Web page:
In recent years, Thomistic thought has seen a noteworthy revival, especially in the domain of systematic and historical theology. This resurgence of interest in Aquinas' thought is beginning to significantly affect the shape of academic theology as well as ecumenical theology. Yet there exists no serious study of Thomistic Christology, especially in dialogue with major themes in modern Christology. The Incarnate Lord, then, considers central themes in Christology from a metaphysical perspective. Particular attention is given to the hypostatic union, the two natures of Christ, the knowledge and obedience of Jesus, the passion and death of Christ, his descent into hell, and resurrection. A central concern of the book is to argue for the perennial importance of ontological principles of Christology inherited from patristic and scholastic authors. However, the book also seeks to advance an interpretation of Thomistic Christology in a modern context. The teaching Aquinas, then, is central to the study, but it is placed in conversation with various modern theologians, such as Karl Barth, Karl Rahner and Hans Urs von Balthasar. Ultimately the goal of the work is to suggest how traditional Catholic theology might thrive under modern conditions, and also develop fruitfully from engaging in contemporary controversies. The first part of the book, then, examines the ontology of the hypostatic union, the grace and human nature of Christ, the analogical similitude of the human and divine natures of Jesus, and the human knowledge and obedience of Christ. The second part of the book considers the obedient self-offering of Christ, his cry of dereliction,suffering and death, as well as his descent into hell, and physical resurrection. The conclusion of the book provides a systematic reflection on the nature of Christology as a theoretical and historical discipline.
"this book would find its home in institutions providing gradute or post-graduate level work in the area of Catholic studies"~Garrett Trott, Catholic Library World
"It is an excellent contribution to recent work on the person and work of Christ, written in a clear, accessible style…White puts forward a constructive case for a modern Christology that is, indeed, heavily indebted to the Angelic Doctor, with whose work White is masterfully familiar."~Adonis Vidu, Gordon-Conwell Theological Seminary, MA, Theological Studies
"This closely reasoned and clearly written collection of essays… presents an invaluable perspective upon many of the crucial issues debated in contemporary Christology. As one would expect, White shows an intimate familiarity with the thought of Aquinas. But he has also read carefully and deeply in modern and contemporary Christologies. His knowledge of Schleiermacher and Barth, Rahner and Schillebeeckx, von Balthasar, Pannenberg, and Moltmann is impressive. The volume as a whole is exceptionally well-crafted... the book provides excellent material for a doctoral seminar in Christology, compelling both instructor and students to come to grips with their own positions and their spiritual and pastoral implications in this most crucial of theoligical disciplines."~Robert Imbelli, Boston College, Theological Studies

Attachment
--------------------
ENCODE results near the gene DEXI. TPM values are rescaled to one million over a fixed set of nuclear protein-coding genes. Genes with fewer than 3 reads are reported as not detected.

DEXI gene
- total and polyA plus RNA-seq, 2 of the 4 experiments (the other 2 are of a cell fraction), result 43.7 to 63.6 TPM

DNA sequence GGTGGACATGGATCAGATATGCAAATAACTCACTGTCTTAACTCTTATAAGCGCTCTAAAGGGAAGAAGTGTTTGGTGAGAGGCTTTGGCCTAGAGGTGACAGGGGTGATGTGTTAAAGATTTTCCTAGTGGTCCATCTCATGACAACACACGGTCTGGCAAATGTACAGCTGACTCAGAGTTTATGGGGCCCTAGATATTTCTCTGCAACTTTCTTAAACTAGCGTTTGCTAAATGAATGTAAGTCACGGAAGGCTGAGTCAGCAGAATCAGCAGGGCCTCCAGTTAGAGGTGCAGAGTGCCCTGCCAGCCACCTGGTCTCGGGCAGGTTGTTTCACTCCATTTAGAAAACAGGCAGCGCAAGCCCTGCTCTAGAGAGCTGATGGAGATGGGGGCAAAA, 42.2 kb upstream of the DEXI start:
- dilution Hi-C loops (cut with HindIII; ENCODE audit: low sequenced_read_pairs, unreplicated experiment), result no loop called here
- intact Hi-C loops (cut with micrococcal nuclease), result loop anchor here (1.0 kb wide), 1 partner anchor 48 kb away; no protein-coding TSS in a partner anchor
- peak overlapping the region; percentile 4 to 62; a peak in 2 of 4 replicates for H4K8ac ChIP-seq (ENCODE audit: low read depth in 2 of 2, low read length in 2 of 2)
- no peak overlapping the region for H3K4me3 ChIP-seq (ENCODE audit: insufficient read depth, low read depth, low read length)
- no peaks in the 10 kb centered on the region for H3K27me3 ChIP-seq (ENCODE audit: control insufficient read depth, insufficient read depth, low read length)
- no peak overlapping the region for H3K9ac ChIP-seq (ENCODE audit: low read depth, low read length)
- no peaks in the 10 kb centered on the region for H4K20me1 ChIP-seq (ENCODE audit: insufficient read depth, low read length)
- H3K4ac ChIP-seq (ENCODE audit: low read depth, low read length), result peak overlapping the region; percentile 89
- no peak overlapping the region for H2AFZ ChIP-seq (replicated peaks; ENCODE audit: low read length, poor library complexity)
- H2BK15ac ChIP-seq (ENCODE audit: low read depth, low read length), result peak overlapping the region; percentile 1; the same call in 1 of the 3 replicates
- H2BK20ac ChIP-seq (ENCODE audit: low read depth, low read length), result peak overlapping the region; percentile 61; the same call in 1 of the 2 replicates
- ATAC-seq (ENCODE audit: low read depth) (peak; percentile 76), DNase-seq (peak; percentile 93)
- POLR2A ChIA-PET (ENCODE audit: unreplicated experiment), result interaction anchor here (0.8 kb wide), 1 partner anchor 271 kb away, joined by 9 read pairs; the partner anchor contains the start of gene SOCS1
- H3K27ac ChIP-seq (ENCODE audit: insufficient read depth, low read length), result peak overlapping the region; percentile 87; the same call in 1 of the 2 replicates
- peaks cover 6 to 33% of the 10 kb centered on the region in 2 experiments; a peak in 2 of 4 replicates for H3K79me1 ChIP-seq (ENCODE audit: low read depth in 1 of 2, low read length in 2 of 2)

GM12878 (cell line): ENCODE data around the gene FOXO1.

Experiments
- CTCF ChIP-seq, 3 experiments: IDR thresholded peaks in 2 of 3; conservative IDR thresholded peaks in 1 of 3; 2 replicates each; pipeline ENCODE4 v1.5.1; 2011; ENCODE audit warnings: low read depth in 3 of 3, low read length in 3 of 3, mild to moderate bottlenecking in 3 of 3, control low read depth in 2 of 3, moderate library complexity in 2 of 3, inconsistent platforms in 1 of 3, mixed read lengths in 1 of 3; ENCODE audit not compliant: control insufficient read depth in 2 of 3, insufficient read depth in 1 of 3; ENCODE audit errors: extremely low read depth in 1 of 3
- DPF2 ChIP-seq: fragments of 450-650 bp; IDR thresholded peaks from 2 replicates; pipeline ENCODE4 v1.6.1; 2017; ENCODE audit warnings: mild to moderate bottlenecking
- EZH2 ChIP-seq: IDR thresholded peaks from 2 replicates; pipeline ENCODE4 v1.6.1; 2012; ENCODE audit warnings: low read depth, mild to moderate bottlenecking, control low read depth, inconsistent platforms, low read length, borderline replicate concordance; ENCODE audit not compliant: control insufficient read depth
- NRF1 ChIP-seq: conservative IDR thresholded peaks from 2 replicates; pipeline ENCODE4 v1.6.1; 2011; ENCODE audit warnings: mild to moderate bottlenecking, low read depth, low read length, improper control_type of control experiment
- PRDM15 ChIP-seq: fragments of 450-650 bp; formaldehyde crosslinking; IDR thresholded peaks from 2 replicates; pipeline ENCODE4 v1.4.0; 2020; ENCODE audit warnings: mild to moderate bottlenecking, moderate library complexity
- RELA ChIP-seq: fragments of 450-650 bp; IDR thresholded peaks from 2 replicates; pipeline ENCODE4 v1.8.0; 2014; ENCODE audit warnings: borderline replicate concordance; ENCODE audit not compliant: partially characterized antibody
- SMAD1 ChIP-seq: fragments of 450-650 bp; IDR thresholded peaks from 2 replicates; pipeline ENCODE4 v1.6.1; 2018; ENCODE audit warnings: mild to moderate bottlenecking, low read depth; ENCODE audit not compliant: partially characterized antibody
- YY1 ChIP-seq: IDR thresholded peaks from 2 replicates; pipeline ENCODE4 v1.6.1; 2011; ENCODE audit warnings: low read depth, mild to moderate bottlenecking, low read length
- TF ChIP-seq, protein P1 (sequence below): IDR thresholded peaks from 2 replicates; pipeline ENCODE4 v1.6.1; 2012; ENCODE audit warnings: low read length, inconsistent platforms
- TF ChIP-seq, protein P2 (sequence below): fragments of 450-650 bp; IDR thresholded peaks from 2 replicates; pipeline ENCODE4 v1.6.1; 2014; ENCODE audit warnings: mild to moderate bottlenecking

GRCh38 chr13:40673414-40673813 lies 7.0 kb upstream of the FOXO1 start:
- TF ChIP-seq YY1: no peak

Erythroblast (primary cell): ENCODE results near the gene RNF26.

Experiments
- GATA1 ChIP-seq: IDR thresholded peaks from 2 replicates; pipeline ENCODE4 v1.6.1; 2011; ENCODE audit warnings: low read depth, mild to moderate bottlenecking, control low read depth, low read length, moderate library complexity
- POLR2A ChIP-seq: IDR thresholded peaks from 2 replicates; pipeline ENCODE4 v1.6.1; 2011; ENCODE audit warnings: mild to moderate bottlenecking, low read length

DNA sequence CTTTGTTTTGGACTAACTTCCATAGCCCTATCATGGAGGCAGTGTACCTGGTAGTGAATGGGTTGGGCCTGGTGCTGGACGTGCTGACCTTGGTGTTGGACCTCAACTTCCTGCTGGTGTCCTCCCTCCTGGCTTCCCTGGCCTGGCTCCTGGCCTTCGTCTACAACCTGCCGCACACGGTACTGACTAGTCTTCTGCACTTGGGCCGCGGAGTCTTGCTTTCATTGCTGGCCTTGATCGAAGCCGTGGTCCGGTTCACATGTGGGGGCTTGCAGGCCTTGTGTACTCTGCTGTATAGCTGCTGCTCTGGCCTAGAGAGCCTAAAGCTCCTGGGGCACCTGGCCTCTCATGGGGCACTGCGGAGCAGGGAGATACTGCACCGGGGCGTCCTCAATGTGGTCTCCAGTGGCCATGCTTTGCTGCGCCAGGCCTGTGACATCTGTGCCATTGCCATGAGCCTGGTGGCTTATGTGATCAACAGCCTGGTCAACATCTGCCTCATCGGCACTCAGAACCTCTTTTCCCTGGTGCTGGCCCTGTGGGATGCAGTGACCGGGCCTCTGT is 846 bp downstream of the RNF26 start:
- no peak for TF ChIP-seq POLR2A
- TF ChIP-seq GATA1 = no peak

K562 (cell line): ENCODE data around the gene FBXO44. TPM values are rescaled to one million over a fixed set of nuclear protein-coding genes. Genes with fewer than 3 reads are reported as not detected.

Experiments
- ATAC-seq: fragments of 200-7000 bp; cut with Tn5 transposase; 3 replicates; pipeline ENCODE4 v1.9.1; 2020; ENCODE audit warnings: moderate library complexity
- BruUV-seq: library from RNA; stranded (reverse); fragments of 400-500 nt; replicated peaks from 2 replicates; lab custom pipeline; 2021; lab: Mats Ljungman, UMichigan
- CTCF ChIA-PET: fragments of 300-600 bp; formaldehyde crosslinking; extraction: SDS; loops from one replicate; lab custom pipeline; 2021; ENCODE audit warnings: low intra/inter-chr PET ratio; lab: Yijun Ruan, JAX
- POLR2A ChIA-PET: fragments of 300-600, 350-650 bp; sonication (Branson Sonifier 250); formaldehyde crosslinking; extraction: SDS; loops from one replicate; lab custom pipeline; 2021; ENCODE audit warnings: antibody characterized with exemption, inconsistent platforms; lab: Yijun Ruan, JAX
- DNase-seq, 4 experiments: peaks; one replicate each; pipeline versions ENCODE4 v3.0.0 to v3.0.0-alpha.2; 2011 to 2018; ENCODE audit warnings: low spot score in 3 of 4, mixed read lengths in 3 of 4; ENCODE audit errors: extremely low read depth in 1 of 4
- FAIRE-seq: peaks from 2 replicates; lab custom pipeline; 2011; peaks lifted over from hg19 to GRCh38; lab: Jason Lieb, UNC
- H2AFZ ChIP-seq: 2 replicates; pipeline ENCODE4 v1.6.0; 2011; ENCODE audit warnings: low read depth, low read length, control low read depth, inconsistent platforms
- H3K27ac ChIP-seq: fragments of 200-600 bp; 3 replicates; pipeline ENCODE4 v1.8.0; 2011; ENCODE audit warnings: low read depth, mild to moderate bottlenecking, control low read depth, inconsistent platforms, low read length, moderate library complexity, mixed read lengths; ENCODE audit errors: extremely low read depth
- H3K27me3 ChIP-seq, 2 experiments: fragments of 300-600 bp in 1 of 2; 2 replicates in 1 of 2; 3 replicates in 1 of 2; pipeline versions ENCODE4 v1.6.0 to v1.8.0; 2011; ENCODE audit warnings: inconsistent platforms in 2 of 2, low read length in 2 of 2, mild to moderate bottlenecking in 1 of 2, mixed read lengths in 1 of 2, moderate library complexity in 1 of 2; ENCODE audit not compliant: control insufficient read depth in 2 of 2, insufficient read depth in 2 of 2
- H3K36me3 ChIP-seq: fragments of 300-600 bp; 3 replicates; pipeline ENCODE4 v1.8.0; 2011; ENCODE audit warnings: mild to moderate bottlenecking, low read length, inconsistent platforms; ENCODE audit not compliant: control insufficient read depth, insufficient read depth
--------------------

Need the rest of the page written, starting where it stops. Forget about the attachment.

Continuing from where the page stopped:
"This will become the textbook for courses on contemporary Christology for the forseeable future… It is clear, receptive, unhurried, irenic, and encyclopedic… [White] offers his readers an incisive account of these contrasting positions that makes his text uniquely valuable and pleasurable to read... White gives us a complete and definitive treatment of the issues concerned; his book will become the standard reference for decades to come."~Patrick Madigan, Heythrop Journal
"Fr. White, one of the brightest of a new generation of Thomas interpreters, explores a range of topics in this text…. He is in fact putting his finger on a shift that has had a huge impact on the life of the post-conciliar Church."~Bishop Robert Barron, Word on Fire
"The Catholic Press Association deemed White's volume best theology book of the year. Garrigou-Lagrange would smile in approval."~William P. Loewe, CUA, Horizons: The Journal of the College Theology Society
"Thomas Joseph White's substantial volume sets forth ambitious goals in ten chapters framed with substantial introductory and concluding discussions… Students and scholars of Thomas Aquinas, Scholastic Christology, modern theology, kenotic Christologies, and many others will find much of enduring value in this impressive monograph."~Corey L. Barnes, The Thomist